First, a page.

The following guest post comes from Paul Quirk, president of the UK-based Entertainment Retail Association.
U2’s much-publicised decision to give away 500 million copies of their new album around the world resulted in sales of just 6,047 additional copies of their 19-album back catalogue in the UK last week, according to Entertainment Retailers Association (ERA) analysis of Official Charts Company data.
And less than 60 of them went through High Street stores.
This vindicates our view that giving away hundreds of millions of albums simply devalues music and runs the risk of alienating the 60% of the population who are not customers of iTunes.
If one of the justifications of this stunt is that it would drive sales of U2’s catalogue through the market as a whole, then so far at least it has been a dismal failure.
Aggregate sales of U2’s catalogue amounted to 697 albums across Great Britain and Northern Ireland the week before the band announced it would give away 500m copies of their latest album, Songs Of Innocence. Last week they amounted to 6,744, a massive 868% increase, but worth at retail prices less than £50,000.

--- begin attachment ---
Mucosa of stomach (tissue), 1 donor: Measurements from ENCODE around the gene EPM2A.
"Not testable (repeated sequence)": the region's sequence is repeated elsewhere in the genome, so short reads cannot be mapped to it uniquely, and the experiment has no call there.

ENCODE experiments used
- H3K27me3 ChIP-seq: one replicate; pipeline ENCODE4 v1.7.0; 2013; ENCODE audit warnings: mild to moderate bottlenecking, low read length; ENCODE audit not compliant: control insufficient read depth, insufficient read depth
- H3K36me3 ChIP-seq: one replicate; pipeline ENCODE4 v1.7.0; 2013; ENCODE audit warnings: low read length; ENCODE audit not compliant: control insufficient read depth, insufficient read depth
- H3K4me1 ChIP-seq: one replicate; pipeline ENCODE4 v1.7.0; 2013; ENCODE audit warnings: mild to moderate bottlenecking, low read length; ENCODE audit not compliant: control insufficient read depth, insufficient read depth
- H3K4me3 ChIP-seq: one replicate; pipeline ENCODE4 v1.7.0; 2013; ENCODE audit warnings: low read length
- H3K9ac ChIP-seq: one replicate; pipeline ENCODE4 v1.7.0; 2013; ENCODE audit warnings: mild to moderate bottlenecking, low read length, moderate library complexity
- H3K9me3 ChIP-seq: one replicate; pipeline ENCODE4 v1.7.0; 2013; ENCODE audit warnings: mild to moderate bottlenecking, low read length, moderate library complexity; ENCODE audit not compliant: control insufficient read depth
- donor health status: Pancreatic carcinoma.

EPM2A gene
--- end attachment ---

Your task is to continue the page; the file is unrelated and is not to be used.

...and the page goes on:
Of those sales, a massive 95.4% were digital downloads, since physical retailers were not briefed in advance to order in extra stock.
This promotion is a failure on so many levels. It devalues music, it alienates the majority of people who don’t use iTunes and it disappoints those who prefer to shop in physical stores since few shops had U2 stock available.
Giving away music like this is as damaging to the value of music as piracy, and those who will suffer most are the artists of tomorrow. U2 have had their career, but if one of the biggest rock bands in the world are prepared to give away their new album for free, how can we really expect the public to spend £10 on an album by a newcomer?
Independent research conducted for ERA indicates that more than 60% of the UK public does not use iTunes. For U2’s last album, No Line On The Horizon, 87% of UK sales in the first month were on physical formats, according to Official Charts Company data.
Dumping an album in hundreds of millions of iTunes libraries whether people want it or not, reduces music to the level of a software update or a bug-fix or just plain spam.